“Promoting Filipino Heritage Through Visual Arts” – Philippine Canadian Inquirer

Charlie Frenal at the “Generations Under the Sun Celebrating Filipino Heritage in Canada” exhibit. (Provided)

Being a well-known visual artist has always been the goal of Charlie Frenal, of Filipino and Canadian descent; this is what he envisioned for himself since the age of four.

His interest in art at this young age eventually grew into a passion – a passion that led him to discover a new aspiration.

Generate interest in art

Charlie discovered and started pursuing this goal in his hometown in the Philippines. The eldest of eight siblings, he was born in Polomolok in southern Cotabato to two officials.

The love of art is rooted in their family as her siblings are also fond of drawings and paintings, and they have a grandmother and aunt who were also artists.

Although his grandmother and aunt became a big influence on him, Charlie’s interest in art was ignited when he received a simple student appreciation from his mother, who was then a teacher, for his illustration of a chicken life cycle that he drew on the chalkboard for the class.

Recalling what happened that day, Charlie said some students noticed him scribbling on his mother’s lesson plan as he accompanied her to class. The students encouraged four-year-old Charlie to draw on the board instead, and there he began to draw shapes; an egg that developed into an embryo and eventually into a chicken.

“The whole class really enjoyed it. From then on, my parents encouraged me to do more drawings.

Encouragement from his parents became Charlie’s fuel to unleash his artistic potential. Thanks to them, Charlie was bursting with determination to hone his artistic skills and demonstrate it to a wider audience by entering contests. His parents had always been there to cheer their son on whenever he entered a school art competition and other events since first grade.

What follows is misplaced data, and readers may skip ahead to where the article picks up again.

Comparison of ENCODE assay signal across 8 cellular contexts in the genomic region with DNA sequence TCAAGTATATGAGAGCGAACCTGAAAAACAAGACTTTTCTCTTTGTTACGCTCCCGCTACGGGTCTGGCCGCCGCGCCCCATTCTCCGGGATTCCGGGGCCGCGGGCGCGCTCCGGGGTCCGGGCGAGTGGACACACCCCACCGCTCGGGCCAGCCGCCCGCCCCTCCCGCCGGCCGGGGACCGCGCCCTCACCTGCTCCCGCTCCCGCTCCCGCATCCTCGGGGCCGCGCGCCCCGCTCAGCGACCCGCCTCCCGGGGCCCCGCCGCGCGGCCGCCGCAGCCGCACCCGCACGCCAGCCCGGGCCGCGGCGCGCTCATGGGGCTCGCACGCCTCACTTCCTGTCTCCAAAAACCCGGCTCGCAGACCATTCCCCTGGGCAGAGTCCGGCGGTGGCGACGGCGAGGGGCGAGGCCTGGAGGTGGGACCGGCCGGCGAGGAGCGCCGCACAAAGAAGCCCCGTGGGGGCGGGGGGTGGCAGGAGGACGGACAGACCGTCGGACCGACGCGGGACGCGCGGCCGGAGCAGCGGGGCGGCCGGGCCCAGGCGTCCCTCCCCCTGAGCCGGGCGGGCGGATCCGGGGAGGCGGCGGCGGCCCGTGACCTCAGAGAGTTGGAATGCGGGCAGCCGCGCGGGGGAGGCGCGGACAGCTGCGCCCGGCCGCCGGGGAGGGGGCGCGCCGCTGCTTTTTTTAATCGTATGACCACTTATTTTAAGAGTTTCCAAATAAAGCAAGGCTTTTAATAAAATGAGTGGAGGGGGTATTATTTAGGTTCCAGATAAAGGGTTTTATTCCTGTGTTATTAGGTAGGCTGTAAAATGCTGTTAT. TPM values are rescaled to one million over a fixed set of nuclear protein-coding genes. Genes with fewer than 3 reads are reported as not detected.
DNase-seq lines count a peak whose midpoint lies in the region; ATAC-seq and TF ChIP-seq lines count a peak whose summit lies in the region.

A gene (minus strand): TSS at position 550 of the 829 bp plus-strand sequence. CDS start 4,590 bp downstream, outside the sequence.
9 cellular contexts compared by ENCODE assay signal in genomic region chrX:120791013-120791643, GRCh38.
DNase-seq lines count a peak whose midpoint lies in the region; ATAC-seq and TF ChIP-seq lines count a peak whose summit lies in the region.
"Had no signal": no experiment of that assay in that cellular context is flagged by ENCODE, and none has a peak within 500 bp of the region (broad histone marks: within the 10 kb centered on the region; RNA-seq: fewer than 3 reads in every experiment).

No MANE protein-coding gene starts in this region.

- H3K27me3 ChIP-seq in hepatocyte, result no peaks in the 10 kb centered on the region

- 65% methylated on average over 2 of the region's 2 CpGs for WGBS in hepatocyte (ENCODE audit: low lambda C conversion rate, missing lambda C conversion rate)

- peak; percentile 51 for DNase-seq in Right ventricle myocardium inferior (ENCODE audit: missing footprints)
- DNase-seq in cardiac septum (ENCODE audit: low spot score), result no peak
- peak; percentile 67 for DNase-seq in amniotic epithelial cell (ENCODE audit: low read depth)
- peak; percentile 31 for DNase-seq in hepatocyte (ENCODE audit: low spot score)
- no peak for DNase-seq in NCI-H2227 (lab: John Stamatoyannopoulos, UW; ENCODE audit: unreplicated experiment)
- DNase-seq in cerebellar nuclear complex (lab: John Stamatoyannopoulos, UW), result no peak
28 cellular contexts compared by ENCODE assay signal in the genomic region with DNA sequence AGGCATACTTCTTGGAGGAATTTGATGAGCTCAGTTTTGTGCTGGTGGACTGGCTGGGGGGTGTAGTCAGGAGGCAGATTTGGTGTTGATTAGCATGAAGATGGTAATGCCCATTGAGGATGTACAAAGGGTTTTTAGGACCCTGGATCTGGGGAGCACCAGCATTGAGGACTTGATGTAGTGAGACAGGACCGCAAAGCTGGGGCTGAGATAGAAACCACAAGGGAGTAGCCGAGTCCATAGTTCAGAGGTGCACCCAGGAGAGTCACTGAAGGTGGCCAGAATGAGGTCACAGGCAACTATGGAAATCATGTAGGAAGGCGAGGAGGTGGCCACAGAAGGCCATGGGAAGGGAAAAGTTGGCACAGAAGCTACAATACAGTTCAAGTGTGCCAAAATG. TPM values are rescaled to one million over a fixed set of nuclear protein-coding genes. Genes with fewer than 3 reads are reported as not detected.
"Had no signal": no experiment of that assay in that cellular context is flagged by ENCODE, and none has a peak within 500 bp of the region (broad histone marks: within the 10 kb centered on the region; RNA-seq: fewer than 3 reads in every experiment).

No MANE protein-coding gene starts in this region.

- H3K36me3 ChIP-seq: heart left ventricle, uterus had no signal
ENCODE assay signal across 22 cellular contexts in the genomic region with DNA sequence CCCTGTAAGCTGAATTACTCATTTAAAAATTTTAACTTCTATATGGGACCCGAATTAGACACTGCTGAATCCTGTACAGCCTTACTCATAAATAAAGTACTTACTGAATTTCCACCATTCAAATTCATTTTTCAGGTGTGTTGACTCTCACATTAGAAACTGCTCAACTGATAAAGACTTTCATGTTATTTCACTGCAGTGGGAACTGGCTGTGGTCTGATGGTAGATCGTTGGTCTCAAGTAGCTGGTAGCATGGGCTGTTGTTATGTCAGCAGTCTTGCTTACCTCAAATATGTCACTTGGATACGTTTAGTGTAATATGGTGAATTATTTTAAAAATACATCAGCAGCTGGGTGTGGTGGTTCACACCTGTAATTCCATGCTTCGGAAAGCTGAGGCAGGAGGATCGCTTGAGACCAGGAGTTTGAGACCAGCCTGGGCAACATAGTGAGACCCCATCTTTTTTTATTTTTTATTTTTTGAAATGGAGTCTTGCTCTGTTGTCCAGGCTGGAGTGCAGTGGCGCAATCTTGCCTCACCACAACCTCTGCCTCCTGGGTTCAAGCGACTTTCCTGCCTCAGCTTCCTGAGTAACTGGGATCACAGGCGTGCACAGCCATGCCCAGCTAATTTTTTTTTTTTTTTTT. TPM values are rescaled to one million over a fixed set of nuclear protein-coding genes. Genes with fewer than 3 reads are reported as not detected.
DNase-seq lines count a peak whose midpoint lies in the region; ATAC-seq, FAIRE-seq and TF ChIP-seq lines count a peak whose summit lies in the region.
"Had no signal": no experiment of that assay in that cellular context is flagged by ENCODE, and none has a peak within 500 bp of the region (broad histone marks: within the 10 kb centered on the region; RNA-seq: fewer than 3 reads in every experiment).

To explore his own style of drawing and painting, Charlie learned on his own to use different art mediums. He started with watercolors and colored pencils, then turned to acrylic paints which he found very comfortable to use.

He also took the time to research and learn from the artists he admired the most and one of them is the famous Filipino artist Juan Luna.

“I was really inspired by his painting ‘Spoliarium’, his style of brushstrokes and colors, and most of all, the message of his piece.”

A new goal

Charlie continued to perfect his craft while participating in several competitions outside of school. At that time, he was balancing these art competitions with his architectural studies at the University of Mindanao.

His passion led him to numerous art exhibitions where he was supposed to find his new aspiration:

Promote the Philippine heritage through the visual arts.

He began to pursue this path when he joined the Metrobank Foundation’s annual National Young Painters Competition in Pasay City in 1997, when he was 17. Charlie became a semi-finalist for his painting “Ang Mga Taga-Ilog”, where he showed Filipino tribal women washing clothes by the river.

“Ang Mga Taga-Ilog” (Provided)

Charlie continued to strive for this goal even after graduating from college in 2001 and when he began his professional career.

Freshly graduated, Charlie worked as a draftsman for two years, a prerequisite for admission to the Architectural Council. When he passed the board of trustees and obtained his professional bachelor’s degree in 2004, he became a professor at the College of Architecture at Notre Dame de Marbel University, South Cotabato until 2007, then worked as an architect on various construction projects.

Meanwhile, its lists of art exhibitions and accolades grow longer.